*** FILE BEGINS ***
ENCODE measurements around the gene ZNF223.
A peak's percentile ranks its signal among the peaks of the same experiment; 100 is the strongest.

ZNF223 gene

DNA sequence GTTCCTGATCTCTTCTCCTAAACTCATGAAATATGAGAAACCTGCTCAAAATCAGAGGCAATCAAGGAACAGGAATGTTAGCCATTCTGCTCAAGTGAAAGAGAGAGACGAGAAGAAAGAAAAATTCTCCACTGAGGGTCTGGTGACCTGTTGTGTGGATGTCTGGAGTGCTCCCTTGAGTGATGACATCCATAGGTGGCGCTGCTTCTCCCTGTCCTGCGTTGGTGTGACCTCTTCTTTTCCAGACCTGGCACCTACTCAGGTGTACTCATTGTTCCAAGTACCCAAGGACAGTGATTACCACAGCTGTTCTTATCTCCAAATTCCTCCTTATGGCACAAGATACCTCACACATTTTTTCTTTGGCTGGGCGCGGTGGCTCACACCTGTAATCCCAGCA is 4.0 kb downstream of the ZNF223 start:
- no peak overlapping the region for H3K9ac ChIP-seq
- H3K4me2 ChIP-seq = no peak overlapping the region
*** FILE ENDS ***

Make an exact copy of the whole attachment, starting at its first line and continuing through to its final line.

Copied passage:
ENCODE measurements around the gene ZNF223.
A peak's percentile ranks its signal among the peaks of the same experiment; 100 is the strongest.

ZNF223 gene

DNA sequence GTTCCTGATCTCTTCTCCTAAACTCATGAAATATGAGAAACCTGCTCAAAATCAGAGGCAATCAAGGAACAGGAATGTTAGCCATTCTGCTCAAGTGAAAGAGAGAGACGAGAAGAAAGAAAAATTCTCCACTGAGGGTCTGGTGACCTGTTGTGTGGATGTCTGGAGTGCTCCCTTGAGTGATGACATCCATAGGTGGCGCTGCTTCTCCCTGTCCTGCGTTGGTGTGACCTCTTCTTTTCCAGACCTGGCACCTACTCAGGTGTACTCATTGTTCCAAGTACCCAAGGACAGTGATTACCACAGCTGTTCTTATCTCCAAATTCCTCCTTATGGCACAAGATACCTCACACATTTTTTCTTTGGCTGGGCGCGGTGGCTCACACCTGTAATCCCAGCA is 4.0 kb downstream of the ZNF223 start:
- no peak overlapping the region for H3K9ac ChIP-seq
- H3K4me2 ChIP-seq = no peak overlapping the region